Case Build and Finished Product
While this may be an unusual way to view the bottom of the chassis, this shows the point we made earlier about the ease of the PSU installation. Since the bottom panel of the chassis is removable, it makes sliding in and screwing down the PSU a cinch.
After we installed the PSU, we noticed that with the fan removed, there is plenty of access to plug things in and route them away from the fan. We can see the large cutout at the left for extended video card support, and options for fans with the various mounting holes.
We could have gone with a longer video card, but this MSI is installed to the Mini-ITX OS. The nice thing is there is plenty of room for wiring below, next to the PSU and at the top. There is also plenty of room to power cards at the side, or even via the opening at the front for cards powered at the end.
We did not fill the fan locations in the back, as it has been years since we used 80mm fans. We did test fit an I/O shield, and all went well there. The video card is very secure, and we already went over the PSU installation.
Looking into the right side of the chassis, we can see that all of the wiring stays low, and will not obstruct the venting in the side panels or even the view if you opt for the windowed panel here. Honestly, the toughest part to do was to connect the button and LED connection, as it got quite cramped when we put the I/O panel back on.
With the chassis all back in one piece, from this angle, the only visible change is that we can see the flashes of red from the video card through the ventilation. If you can see the card that plainly, you can be assured air can flow right through and keep it cool.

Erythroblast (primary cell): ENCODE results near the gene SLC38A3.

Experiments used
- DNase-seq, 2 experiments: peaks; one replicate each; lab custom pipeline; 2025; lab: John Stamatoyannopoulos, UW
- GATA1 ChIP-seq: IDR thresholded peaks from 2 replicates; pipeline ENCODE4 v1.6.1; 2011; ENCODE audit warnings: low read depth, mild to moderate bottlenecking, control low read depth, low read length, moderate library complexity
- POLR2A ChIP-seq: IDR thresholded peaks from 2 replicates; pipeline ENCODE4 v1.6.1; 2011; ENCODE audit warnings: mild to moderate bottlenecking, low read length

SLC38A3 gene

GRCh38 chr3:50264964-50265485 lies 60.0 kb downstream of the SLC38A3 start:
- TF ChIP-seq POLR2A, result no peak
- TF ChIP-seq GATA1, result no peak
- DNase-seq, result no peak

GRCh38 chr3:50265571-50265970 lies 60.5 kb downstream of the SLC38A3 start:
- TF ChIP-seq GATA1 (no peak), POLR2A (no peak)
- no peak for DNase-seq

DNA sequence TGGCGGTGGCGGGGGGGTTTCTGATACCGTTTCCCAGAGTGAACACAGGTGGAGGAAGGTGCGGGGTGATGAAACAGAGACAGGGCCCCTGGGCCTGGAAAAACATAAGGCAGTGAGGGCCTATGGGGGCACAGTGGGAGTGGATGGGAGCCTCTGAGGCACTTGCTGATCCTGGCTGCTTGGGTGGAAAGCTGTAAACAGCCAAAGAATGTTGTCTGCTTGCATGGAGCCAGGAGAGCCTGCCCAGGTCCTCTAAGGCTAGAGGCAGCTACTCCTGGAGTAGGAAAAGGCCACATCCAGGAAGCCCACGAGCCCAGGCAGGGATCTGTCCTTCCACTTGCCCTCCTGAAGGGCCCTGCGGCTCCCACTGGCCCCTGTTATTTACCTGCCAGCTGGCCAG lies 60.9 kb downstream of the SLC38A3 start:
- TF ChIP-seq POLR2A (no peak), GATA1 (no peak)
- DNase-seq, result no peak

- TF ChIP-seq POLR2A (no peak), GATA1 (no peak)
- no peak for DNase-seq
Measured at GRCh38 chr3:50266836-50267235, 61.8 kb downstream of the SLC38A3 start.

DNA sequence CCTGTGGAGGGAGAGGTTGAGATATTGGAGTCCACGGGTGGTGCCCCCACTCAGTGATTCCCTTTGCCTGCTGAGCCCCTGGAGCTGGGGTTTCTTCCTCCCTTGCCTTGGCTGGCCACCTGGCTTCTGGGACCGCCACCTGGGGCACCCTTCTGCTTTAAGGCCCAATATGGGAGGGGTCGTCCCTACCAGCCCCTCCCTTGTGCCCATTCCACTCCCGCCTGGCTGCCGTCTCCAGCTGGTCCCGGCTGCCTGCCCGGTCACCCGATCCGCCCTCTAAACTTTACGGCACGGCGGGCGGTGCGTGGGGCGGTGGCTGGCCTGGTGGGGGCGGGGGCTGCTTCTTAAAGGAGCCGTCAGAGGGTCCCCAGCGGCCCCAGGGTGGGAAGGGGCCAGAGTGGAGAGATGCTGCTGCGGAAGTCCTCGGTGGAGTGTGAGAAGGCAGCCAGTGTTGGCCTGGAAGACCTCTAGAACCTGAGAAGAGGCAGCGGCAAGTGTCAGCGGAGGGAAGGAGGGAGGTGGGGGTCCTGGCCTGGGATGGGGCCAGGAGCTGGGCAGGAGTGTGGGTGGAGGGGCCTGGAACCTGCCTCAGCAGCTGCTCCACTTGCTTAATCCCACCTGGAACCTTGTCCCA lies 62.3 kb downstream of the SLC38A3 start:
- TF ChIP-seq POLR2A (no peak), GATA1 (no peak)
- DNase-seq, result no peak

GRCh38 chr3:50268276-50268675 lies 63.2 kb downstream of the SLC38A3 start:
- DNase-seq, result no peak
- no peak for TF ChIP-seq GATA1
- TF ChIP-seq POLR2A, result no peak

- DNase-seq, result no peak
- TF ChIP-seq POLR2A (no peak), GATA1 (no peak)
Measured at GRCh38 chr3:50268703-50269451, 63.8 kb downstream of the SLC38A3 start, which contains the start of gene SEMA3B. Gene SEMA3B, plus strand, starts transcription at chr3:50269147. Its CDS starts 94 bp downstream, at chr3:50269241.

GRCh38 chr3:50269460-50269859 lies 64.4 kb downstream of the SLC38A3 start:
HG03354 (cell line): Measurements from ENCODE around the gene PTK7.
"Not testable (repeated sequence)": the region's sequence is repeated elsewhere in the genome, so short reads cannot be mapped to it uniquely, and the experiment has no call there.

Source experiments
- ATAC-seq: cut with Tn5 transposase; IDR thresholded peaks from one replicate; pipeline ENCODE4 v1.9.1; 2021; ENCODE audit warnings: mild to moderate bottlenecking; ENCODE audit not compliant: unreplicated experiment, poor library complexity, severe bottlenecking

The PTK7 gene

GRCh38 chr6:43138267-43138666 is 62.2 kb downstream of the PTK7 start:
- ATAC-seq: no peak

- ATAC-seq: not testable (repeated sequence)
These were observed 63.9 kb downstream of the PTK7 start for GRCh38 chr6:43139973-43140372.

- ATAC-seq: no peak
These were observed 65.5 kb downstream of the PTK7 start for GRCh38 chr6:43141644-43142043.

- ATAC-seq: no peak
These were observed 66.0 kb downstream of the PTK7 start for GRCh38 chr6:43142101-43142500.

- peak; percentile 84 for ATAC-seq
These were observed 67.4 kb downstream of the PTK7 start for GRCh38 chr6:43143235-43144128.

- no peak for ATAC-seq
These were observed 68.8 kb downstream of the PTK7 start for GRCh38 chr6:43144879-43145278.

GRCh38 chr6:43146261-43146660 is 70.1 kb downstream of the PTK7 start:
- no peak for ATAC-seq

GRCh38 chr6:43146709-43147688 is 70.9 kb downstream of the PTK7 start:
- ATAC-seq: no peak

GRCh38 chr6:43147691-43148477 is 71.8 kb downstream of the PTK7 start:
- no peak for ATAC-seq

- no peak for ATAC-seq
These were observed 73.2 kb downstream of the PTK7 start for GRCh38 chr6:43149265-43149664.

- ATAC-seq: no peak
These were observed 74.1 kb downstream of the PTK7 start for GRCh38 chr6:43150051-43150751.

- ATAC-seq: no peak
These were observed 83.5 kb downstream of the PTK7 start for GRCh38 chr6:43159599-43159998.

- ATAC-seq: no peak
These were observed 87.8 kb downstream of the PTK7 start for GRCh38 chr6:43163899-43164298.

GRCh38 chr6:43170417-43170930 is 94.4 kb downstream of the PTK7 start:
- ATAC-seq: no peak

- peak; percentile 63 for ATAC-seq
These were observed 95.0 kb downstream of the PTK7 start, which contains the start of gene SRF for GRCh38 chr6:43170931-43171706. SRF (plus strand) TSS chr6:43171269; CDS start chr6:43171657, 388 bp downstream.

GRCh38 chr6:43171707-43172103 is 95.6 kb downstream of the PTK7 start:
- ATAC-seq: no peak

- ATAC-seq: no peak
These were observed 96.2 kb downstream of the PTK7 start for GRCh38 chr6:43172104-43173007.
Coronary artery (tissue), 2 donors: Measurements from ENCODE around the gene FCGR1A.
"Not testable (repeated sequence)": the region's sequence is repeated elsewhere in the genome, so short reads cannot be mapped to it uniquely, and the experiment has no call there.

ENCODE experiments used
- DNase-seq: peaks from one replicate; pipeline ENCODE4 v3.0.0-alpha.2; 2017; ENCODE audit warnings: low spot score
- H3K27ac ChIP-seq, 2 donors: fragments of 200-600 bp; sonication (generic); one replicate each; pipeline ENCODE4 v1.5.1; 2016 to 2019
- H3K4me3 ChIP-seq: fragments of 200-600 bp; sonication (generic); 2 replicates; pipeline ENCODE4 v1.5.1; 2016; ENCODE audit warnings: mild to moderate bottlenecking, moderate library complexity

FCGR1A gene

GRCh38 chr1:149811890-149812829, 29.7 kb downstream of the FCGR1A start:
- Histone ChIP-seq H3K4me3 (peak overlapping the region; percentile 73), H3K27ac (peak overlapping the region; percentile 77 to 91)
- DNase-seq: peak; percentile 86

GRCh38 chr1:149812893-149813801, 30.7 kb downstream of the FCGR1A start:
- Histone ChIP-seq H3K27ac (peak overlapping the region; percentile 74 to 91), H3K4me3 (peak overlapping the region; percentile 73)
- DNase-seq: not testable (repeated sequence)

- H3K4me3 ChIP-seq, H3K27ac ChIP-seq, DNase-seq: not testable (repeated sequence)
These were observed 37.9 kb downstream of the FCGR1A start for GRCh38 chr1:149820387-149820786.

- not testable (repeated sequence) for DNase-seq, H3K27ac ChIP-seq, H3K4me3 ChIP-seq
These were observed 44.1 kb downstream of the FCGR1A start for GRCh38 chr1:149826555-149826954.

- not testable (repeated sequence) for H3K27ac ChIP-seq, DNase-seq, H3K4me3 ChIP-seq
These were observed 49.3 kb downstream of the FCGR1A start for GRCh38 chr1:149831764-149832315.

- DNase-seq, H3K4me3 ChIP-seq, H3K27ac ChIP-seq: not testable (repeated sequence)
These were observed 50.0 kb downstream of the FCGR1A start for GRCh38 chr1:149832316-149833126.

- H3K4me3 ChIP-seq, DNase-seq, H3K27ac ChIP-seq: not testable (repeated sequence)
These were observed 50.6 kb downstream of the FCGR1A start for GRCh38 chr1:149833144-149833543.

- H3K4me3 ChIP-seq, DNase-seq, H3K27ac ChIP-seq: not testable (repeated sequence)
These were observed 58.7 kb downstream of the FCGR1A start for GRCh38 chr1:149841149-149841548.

We decided to keep the windowed panel in the top of the chassis to afford the best view of the most hardware. On the side there is a nice view of the video card and PSU, but on the right, the view is less spectacular. We found this to be the best option for our tastes.
Of course, once the PC is powered, the 200mm fan comes to life, and with a three-pin connection, any header on the motherboard is fair game. With any PWM IC in control of the speed, it will vary from almost no noise, up to 35 dB at its loudest level.
Even with a stock CPU cooler, and no real changes to the positive air pressure design of this Core V1, we found air draws in the front well; this keeps the interior components cooler than expected. We missed the red flicker of the HDD activity LED, but with both the HDD activity LED and the blue power LED placed so low on the side, it doesn't fill the room with a massive glow of light.
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- Page 1 [Introduction, Specifications, and Pricing]
- Page 2 [Packaging]
- Page 3 [Thermaltake Core V1 Mini-ITX Chassis]
- Page 4 [Inside the Core V1]
- Page 5 [Accessories and Documentation]
- Page 6 [Case Build and Finished Product]
- Page 7 [Final Thoughts]
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